These and Those

Musings from Students of the Pardes Institute of Jewish Studies in Jerusalem

[PCJE Dvar Torah] Brokenness and Radiance by Heather Kantrowitz

Posted on February 28, 2013 by Heather Kantrowitz

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gcParshat Ki Tissa contains a myriad of events, most notably, the incident of the Golden Calf. When Moses descends Mount Sinai after 40 days and nights in preparation for receiving the 10 Commandments, he discovers the people dancing around this molten calf. He then “hurled the tablets from his hand and shattered them at the foot of the mountain.” Later on in the parsha, Moses once again ascends the mountain to receive a new set of tablets from God.

btOne of the events that I wondered about as I read this parsha is what happened to the broken tablets. I assumed they were inherently holy, being inscribed by the finger of God. I also rationalized that shattered tablets would serve no functional purpose – so what became of them?

In Talmud Bavli Berakhot 8b, we learn that the broken tablets were carried in the Ark along with the new, complete set. In the context of the Talmud, this is referring to an elderly scholar who forgot his learning, and how he should not just be “cast aside” as something that is useless and rejected. While we may not have senile scholars to dispose of, we do all have our own broken tablets to manage.

bWe all have brokenness that we carry inside of us. Some of us may try to ignore it, or bury it deep inside of us. But I think we can take a lesson from the Israelites who did not abandon their broken tablets, the scars of their past; they continued to carry around their brokenness through the wilderness. It would have been easy to discard the extra weight of the tablets, yet the Israelites continued to lug them around on their journey because they recognized the value in holding on to the shattered pieces of their history. We should also strive to see the holiness within our fractured past, and to proudly bear the load of our own personal broken tablets, no matter how burdensome they may be.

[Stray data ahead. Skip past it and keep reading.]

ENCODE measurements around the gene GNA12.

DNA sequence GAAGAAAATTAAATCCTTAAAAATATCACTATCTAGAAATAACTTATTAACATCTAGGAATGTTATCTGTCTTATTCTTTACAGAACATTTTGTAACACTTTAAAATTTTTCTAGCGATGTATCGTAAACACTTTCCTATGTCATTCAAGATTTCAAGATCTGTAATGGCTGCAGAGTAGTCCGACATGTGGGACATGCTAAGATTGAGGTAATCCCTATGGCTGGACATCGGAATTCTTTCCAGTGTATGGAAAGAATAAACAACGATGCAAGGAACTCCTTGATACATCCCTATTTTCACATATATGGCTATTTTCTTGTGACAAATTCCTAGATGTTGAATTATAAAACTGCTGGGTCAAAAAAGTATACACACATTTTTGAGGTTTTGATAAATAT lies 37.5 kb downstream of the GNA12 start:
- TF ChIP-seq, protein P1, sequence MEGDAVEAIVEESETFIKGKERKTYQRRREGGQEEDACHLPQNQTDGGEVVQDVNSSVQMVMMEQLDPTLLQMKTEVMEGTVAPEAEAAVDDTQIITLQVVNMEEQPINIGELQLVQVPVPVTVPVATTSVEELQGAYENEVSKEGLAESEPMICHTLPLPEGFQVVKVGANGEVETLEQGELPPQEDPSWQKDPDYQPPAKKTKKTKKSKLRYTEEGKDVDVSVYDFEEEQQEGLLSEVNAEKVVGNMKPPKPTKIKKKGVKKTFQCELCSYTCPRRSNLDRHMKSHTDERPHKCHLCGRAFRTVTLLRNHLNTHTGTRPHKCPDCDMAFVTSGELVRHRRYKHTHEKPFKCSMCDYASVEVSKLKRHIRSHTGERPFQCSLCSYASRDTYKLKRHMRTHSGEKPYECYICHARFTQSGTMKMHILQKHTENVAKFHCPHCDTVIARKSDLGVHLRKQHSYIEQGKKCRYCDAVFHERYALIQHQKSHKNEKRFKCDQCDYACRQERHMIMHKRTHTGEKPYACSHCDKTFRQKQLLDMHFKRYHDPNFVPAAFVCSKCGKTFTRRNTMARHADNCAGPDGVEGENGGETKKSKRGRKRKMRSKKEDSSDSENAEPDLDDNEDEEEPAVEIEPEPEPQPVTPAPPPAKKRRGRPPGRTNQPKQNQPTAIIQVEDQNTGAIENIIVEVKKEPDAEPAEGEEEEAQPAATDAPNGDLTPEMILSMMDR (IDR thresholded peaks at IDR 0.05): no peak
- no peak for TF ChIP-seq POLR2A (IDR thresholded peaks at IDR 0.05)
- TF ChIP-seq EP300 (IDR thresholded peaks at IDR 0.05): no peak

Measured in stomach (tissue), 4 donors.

rmIn a wholly different section of our parsha, we learn that Moses’s face was radiant after speaking with God. While I don’t have experience speaking with God (yet!), I have recently had an experience where my face was radiant. On Tuesday, I received the amazing news that I will be spending next year in the PEP program here at Pardes. The opportunity to live and learn here for another year is nothing short of incredible. When I think about where my knowledge level was in August compared to where it is now, I can only imagine the level my learning will be at next June. In short, my face has not stopped glowing with the possibilities of what this next year is going to bring. Shabbat Shalom!